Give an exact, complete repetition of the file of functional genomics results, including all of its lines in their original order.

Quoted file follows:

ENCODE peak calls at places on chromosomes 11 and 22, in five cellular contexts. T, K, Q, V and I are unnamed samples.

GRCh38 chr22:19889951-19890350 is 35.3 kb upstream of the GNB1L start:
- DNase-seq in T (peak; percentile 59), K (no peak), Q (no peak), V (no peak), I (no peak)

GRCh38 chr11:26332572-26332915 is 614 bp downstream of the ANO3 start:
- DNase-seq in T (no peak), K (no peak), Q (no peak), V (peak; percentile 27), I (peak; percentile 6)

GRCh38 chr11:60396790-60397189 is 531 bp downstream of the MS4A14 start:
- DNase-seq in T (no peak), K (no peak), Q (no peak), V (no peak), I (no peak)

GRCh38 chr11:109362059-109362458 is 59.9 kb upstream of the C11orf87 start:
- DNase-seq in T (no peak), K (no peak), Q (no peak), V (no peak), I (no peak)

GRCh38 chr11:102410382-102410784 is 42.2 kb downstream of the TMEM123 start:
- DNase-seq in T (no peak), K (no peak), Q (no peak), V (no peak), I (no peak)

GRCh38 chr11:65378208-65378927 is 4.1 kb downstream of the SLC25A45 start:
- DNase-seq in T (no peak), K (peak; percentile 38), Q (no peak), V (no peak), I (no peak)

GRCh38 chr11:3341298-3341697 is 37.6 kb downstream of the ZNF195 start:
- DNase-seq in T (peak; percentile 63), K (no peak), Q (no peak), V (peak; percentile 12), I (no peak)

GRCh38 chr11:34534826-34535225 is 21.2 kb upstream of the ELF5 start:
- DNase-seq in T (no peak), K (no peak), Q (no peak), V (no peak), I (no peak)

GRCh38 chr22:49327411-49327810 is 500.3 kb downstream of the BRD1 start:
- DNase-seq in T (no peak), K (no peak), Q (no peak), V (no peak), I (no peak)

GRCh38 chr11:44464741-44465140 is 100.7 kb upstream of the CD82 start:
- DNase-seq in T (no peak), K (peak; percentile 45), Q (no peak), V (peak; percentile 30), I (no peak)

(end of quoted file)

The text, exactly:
ENCODE peak calls at places on chromosomes 11 and 22, in five cellular contexts. T, K, Q, V and I are unnamed samples.

GRCh38 chr22:19889951-19890350 is 35.3 kb upstream of the GNB1L start:
- DNase-seq in T (peak; percentile 59), K (no peak), Q (no peak), V (no peak), I (no peak)

GRCh38 chr11:26332572-26332915 is 614 bp downstream of the ANO3 start:
- DNase-seq in T (no peak), K (no peak), Q (no peak), V (peak; percentile 27), I (peak; percentile 6)

GRCh38 chr11:60396790-60397189 is 531 bp downstream of the MS4A14 start:
- DNase-seq in T (no peak), K (no peak), Q (no peak), V (no peak), I (no peak)

GRCh38 chr11:109362059-109362458 is 59.9 kb upstream of the C11orf87 start:
- DNase-seq in T (no peak), K (no peak), Q (no peak), V (no peak), I (no peak)

GRCh38 chr11:102410382-102410784 is 42.2 kb downstream of the TMEM123 start:
- DNase-seq in T (no peak), K (no peak), Q (no peak), V (no peak), I (no peak)

GRCh38 chr11:65378208-65378927 is 4.1 kb downstream of the SLC25A45 start:
- DNase-seq in T (no peak), K (peak; percentile 38), Q (no peak), V (no peak), I (no peak)

GRCh38 chr11:3341298-3341697 is 37.6 kb downstream of the ZNF195 start:
- DNase-seq in T (peak; percentile 63), K (no peak), Q (no peak), V (peak; percentile 12), I (no peak)

GRCh38 chr11:34534826-34535225 is 21.2 kb upstream of the ELF5 start:
- DNase-seq in T (no peak), K (no peak), Q (no peak), V (no peak), I (no peak)

GRCh38 chr22:49327411-49327810 is 500.3 kb downstream of the BRD1 start:
- DNase-seq in T (no peak), K (no peak), Q (no peak), V (no peak), I (no peak)

GRCh38 chr11:44464741-44465140 is 100.7 kb upstream of the CD82 start:
- DNase-seq in T (no peak), K (peak; percentile 45), Q (no peak), V (peak; percentile 30), I (no peak)